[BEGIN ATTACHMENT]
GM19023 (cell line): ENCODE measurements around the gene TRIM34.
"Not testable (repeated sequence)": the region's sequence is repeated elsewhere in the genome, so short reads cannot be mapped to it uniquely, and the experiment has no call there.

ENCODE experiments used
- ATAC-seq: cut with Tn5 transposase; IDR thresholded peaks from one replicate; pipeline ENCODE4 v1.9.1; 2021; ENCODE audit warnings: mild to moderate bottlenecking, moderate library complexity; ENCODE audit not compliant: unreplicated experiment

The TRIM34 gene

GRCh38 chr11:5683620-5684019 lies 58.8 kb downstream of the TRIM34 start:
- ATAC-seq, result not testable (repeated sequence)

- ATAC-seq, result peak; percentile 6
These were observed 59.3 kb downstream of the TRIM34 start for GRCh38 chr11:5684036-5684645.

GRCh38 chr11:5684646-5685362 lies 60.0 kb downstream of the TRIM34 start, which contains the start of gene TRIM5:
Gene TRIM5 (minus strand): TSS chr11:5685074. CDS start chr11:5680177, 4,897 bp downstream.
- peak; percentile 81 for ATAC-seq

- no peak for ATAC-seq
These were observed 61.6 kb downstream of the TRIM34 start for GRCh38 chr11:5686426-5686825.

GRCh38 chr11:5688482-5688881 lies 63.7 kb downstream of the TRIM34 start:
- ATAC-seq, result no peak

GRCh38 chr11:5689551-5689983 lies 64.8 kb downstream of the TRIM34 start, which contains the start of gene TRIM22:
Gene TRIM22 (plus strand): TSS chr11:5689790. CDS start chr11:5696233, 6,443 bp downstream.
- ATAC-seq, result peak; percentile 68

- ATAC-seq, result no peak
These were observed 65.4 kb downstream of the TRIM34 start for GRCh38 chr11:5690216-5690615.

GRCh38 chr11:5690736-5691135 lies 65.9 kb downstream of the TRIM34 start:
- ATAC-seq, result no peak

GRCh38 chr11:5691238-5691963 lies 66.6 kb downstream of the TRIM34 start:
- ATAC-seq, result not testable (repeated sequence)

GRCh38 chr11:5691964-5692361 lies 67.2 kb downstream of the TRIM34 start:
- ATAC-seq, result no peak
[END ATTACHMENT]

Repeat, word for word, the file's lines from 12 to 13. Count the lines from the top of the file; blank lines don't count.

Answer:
- peak; percentile 81 for ATAC-seq

- no peak for ATAC-seq